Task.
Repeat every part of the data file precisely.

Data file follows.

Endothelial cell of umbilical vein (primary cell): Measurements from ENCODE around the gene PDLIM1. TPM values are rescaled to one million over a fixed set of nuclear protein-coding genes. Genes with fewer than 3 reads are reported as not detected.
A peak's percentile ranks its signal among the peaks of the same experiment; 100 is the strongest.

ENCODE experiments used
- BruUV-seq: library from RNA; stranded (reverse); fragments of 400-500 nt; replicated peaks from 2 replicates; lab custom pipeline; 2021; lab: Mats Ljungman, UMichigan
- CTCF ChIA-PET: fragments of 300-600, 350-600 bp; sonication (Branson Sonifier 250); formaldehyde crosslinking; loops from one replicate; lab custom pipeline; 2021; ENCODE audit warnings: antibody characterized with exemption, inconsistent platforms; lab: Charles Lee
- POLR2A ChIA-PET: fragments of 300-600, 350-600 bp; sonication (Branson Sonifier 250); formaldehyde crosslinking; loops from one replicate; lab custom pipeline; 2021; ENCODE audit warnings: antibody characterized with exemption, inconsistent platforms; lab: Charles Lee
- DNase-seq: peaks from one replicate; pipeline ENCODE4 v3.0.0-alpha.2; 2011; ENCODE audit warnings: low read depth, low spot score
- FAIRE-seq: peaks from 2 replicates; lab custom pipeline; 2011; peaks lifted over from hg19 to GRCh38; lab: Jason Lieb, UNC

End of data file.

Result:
Endothelial cell of umbilical vein (primary cell): Measurements from ENCODE around the gene PDLIM1. TPM values are rescaled to one million over a fixed set of nuclear protein-coding genes. Genes with fewer than 3 reads are reported as not detected.
A peak's percentile ranks its signal among the peaks of the same experiment; 100 is the strongest.

ENCODE experiments used
- BruUV-seq: library from RNA; stranded (reverse); fragments of 400-500 nt; replicated peaks from 2 replicates; lab custom pipeline; 2021; lab: Mats Ljungman, UMichigan
- CTCF ChIA-PET: fragments of 300-600, 350-600 bp; sonication (Branson Sonifier 250); formaldehyde crosslinking; loops from one replicate; lab custom pipeline; 2021; ENCODE audit warnings: antibody characterized with exemption, inconsistent platforms; lab: Charles Lee
- POLR2A ChIA-PET: fragments of 300-600, 350-600 bp; sonication (Branson Sonifier 250); formaldehyde crosslinking; loops from one replicate; lab custom pipeline; 2021; ENCODE audit warnings: antibody characterized with exemption, inconsistent platforms; lab: Charles Lee
- DNase-seq: peaks from one replicate; pipeline ENCODE4 v3.0.0-alpha.2; 2011; ENCODE audit warnings: low read depth, low spot score
- FAIRE-seq: peaks from 2 replicates; lab custom pipeline; 2011; peaks lifted over from hg19 to GRCh38; lab: Jason Lieb, UNC